As predicted, Dodgy ALP ratbag found to be corrupt, for the third time

The dodgy corrupt ALP ratbag Ian MacDonald has been found corrupt again, for the third time, by the Independent Commission Against Corruption.

Ian Macdonald and his union boss mate, John Maitland, have been found corrupt by the Independent Commission Against Corruption over a lucrative Hunter Valley coal licence issued without a tender to Mr Maitland’s company, Doyles Creek Mining.

Both have been referred to the public prosecutor for potential criminal charges, along with Craig Ransley and Andrew Poole, two wealthy Newcastle businessmen who bankrolled the project.

Earlier this month, Mr Macdonald was found corrupt by the ICAC over a rigged tender that conferred a benefit worth up to $100 million on the family of ALP powerbroker Eddie Obeid.

The ICAC also found he had engaged in corrupt conduct for arranging a high-level meeting for accused murderer Ron Medich, in exchange for a suite at the Four Seasons and a prostitute named Tiffanie.

On Friday, the corruption watchdog tabled its report into the Doyles Creek Mining affair, finding that Mr Macdonald, Mr Maitland, Mr Ransley, Mr Poole and another Doyles Creek Mining associate, Mike Chester, all engaged in corrupt conduct.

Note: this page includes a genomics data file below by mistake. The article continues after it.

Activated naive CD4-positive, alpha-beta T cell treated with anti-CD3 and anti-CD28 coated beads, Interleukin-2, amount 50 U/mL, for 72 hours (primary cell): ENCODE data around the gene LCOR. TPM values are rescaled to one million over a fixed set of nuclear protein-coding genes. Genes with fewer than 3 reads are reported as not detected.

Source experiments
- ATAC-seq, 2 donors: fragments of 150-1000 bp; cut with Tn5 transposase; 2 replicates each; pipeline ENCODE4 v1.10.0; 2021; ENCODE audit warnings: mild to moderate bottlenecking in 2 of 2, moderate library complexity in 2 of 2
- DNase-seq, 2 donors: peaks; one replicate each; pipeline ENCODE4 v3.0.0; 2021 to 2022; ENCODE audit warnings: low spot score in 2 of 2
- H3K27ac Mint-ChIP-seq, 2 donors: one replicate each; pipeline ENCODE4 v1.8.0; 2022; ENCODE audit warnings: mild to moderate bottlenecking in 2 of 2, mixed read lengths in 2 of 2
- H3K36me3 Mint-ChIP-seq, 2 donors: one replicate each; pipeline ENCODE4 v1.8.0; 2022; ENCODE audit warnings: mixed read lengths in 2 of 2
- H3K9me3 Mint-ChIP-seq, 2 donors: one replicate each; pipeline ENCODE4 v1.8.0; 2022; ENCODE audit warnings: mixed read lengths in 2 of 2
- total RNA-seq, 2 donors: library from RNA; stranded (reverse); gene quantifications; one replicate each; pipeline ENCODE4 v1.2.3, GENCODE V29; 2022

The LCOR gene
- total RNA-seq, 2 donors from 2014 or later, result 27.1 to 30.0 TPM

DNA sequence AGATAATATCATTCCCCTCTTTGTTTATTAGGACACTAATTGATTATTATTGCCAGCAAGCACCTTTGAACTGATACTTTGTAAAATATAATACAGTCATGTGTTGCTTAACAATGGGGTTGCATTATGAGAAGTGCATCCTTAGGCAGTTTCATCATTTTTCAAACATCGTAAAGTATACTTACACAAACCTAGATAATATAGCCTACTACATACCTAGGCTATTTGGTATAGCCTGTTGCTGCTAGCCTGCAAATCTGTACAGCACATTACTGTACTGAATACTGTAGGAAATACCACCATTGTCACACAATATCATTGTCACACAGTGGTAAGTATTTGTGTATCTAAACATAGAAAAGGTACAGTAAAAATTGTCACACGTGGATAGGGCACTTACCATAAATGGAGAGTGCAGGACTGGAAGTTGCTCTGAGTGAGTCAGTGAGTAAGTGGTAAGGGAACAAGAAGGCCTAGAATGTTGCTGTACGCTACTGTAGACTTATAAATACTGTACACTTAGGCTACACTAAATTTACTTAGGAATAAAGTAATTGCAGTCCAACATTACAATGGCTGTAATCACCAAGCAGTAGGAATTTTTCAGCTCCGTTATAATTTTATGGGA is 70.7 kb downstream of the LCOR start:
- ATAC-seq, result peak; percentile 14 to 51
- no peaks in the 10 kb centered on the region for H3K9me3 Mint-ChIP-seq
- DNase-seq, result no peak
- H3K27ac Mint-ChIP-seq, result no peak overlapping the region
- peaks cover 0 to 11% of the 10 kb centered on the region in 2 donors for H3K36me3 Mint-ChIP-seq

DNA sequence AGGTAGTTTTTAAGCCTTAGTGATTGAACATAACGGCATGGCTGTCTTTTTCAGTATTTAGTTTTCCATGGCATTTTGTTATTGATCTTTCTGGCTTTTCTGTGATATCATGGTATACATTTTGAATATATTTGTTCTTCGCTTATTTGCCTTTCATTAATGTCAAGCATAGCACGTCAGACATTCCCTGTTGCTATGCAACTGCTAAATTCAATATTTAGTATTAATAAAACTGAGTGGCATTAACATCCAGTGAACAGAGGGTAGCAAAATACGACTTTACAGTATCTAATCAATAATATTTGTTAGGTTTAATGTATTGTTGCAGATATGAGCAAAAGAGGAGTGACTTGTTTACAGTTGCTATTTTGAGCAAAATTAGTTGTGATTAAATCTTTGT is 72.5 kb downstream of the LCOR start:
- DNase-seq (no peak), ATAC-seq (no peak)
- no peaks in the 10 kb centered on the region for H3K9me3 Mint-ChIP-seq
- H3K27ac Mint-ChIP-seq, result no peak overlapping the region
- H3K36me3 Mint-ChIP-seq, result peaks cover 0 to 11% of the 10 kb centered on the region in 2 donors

It has referred evidence to the Department of Public Prosecutions for it to consider laying criminal charges: Mr Macdonald for misconduct in public office and Mr Maitland for lying to the commission.

It also suggested Mr Maitland, Mr Ransley and Mr Poole all might be charged with an offence for making false statements to the Department of Primary Industries in order to obtain the coal licence.

Many of those named also feature in the recent Liberal party attack ad.

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As much at home writing editorials as being the subject of them, Cam has won awards, including the Canon Media Award for his work on the Len Brown/Bevan Chuang story.  And when he’s not creating the news, he tends to be in it, with protagonists using the courts, media and social media to deliver financial as well as death threats.

They say that news is something that someone, somewhere, wants kept quiet.   Cam Slater doesn’t do quiet, and as a result he is a polarising, controversial but highly effective journalist that takes no prisoners.

He is fearless in his pursuit of a story.

Love him or loathe him.  But you can’t ignore him.